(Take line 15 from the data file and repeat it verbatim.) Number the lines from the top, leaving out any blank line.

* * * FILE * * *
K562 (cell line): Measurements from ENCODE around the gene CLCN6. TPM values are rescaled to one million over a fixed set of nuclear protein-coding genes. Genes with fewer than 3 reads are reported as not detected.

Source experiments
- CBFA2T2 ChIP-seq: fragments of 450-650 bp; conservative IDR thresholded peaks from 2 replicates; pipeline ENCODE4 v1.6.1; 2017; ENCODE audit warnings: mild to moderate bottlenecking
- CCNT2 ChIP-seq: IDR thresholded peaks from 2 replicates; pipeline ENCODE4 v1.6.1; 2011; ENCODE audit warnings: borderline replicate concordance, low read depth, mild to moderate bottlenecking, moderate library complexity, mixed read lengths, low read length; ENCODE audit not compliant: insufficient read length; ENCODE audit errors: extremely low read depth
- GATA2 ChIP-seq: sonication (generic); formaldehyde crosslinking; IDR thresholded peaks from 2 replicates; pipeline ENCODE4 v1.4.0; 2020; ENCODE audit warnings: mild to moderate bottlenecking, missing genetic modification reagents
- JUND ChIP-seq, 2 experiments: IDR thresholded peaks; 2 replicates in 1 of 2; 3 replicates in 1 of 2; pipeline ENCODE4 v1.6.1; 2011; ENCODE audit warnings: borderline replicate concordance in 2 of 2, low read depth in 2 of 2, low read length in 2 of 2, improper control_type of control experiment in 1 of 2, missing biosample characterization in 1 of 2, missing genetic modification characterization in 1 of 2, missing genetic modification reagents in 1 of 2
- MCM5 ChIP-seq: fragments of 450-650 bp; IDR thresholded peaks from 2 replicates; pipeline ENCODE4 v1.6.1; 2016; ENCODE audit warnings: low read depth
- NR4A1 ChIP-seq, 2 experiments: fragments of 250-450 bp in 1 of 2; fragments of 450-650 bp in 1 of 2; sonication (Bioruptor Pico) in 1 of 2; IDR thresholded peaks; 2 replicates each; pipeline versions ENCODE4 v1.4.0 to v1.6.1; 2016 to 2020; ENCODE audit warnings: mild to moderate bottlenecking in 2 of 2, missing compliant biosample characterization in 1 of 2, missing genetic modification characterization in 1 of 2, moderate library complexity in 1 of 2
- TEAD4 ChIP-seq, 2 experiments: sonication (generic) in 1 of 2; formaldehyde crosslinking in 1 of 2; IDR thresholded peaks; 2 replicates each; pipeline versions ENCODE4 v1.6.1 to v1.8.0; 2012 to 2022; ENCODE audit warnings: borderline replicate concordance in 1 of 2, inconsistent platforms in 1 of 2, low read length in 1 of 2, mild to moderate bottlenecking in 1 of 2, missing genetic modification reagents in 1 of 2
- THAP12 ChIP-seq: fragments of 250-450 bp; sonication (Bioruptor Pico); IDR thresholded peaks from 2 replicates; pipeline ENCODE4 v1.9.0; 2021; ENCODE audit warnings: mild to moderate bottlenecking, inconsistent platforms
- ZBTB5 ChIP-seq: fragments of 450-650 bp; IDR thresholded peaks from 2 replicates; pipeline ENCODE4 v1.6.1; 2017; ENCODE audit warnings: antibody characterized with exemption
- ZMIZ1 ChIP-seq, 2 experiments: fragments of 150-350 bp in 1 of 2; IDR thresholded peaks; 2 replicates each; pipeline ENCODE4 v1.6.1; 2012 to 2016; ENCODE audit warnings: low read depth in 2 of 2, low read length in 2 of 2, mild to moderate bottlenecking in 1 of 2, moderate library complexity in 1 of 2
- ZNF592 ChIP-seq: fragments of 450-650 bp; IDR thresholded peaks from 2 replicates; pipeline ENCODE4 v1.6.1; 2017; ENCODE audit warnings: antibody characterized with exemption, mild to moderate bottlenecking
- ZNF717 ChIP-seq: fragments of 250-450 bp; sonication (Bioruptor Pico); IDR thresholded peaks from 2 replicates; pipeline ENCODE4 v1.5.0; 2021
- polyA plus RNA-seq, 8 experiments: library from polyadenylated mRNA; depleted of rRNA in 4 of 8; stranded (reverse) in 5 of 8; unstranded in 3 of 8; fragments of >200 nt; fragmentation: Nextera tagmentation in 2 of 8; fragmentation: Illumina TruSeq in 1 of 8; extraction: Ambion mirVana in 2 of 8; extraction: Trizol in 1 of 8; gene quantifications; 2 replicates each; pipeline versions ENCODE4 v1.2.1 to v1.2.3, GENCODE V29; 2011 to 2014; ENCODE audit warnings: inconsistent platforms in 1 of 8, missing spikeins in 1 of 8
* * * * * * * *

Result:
- polyA plus RNA-seq, 8 experiments: library from polyadenylated mRNA; depleted of rRNA in 4 of 8; stranded (reverse) in 5 of 8; unstranded in 3 of 8; fragments of >200 nt; fragmentation: Nextera tagmentation in 2 of 8; fragmentation: Illumina TruSeq in 1 of 8; extraction: Ambion mirVana in 2 of 8; extraction: Trizol in 1 of 8; gene quantifications; 2 replicates each; pipeline versions ENCODE4 v1.2.1 to v1.2.3, GENCODE V29; 2011 to 2014; ENCODE audit warnings: inconsistent platforms in 1 of 8, missing spikeins in 1 of 8